President Donald Trump announced Wednesday that the United States will recognize Jerusalem as Israel's capital and plans to relocate the U.S. embassy there, a controversial move that critics say may further inflame tensions in the Middle East.
“I have determined that it is time to officially recognize Jerusalem as the capital of Israel,” the president said during a press conference at the White House, with Vice President Mike Pence, who worked closely on the plan, standing behind him.
The president called the move a “long overdue step to advance the peace process” while taking a slight shot at his predecessors by claiming that after 20 years of waivers, “we are no closer to a lasting peace agreement between Israel and the Palestinians.”
During the announcement, the president made it clear that he was making good on one of his major promises he made ahead of the 2016 election.
“While previous presidents have made this a major campaign promise, they failed to deliver,” Trump said. “Today, I am delivering.”
Trump said the change in foreign policy will be a key step toward “a lasting agreement” in the region, something the president campaigned on and assigned his son-in-law Jared Kushner with achieving. “Israel is a sovereign nation with the right, like every other sovereign nation, to determine its own capital. Acknowledging this is a fact is a necessary condition for achieving peace.”
“Today, we finally acknowledge the obvious: that Jerusalem is Israel's capital. This is nothing more or less than a recognition of reality. It is also the right thing to do. It's something that has to be done.”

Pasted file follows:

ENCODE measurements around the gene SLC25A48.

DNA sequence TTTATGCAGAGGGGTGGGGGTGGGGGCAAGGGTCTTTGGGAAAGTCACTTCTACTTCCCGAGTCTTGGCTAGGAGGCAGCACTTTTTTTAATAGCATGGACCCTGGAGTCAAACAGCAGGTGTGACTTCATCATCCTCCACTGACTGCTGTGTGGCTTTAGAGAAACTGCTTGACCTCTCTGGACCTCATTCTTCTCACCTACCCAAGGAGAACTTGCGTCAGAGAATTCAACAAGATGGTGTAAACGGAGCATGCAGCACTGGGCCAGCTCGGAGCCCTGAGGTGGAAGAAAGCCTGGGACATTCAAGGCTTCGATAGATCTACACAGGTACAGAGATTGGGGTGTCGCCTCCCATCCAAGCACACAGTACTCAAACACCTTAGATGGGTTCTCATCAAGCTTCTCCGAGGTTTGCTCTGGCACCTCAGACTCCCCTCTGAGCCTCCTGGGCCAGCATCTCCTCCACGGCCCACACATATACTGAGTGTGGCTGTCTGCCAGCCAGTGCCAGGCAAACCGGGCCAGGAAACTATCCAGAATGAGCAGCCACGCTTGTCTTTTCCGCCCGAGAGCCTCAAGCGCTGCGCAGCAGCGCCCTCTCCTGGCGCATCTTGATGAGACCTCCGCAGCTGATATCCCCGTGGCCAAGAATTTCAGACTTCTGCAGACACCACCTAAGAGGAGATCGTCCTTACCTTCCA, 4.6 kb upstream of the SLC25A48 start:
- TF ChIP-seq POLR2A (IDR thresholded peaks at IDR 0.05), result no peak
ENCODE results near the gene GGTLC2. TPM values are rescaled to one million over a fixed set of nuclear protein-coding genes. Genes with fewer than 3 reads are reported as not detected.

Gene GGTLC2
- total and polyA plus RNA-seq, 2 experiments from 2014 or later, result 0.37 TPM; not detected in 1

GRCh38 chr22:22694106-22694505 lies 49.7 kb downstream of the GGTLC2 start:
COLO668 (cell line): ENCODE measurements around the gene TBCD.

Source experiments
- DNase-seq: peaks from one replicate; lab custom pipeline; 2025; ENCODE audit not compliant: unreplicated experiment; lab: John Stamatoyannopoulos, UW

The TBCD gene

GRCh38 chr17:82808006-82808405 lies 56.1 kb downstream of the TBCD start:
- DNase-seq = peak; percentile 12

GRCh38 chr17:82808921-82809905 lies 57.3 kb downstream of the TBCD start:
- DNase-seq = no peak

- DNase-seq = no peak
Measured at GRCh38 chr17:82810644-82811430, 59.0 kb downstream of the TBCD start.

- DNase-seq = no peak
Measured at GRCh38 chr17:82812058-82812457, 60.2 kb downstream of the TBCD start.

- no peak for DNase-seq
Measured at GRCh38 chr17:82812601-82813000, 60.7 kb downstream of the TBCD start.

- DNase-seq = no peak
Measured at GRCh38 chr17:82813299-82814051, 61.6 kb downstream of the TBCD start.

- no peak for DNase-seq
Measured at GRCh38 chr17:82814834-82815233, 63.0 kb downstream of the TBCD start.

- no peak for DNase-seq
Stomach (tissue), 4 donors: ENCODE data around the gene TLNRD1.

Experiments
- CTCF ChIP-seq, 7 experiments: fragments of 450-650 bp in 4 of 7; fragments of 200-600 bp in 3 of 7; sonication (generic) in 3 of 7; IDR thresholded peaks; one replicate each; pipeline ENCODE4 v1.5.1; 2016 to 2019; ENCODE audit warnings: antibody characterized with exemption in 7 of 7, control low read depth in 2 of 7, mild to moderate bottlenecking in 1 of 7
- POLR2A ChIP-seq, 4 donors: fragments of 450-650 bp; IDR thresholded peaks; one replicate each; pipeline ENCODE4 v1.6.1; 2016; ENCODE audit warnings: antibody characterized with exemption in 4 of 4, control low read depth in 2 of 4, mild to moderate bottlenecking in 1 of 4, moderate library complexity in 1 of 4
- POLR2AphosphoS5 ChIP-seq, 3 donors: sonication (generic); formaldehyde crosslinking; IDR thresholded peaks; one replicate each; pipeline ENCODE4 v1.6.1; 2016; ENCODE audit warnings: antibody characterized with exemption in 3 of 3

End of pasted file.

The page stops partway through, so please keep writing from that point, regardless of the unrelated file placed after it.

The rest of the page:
However, critics of the president deviating from recent U.S. foreign policy fear the move will spark chaos in the region and make a possible peace deal even more unlikely. Pope Francis urged Trump to maintain the “status quo” in the region.
“I make a heartfelt appeal so that all commit themselves to respecting the status quo of the city, in conformity with the pertinent resolutions of the United Nations,” he said.
Palestinian President Mahmoud Abbas, whom Trump informed of the decision Tuesday, also warned Trump during a recent phone call.
“President Abbas warned of the dangerous consequences such a decision would have to the peace process and to the peace, security, and stability of the region and of the world,” Abbas's spokesman said.
But Trump explained on Wednesday that the change in U.S. diplomatic strategy is not intended to impact possible peace agreement between Israelis and Palestinians.
“This decision is not intended in any way to reflect a departure from our strong commitment to facilitate a lasting peace agreement,” Trump said. "We want an agreement that is a great deal for the Israelis and a great deal for the Palestinians. We are not taking a position of any final status issues, including the specific boundaries of the Israeli sovereignty in Jerusalem or the resolution of contested borders.
“Those questions are up to the parties involved.”
Trump also stated that the United States is still open to a two-state solution “if agreed to by both sides.”
Following the speech, Trump signed a waiver to keep the U.S. embassy in Tel Aviv for the time being. It's estimated to take years before a new embassy can open in Jerusalem.
Watch the remainder of Trump's remarks below, via CNN.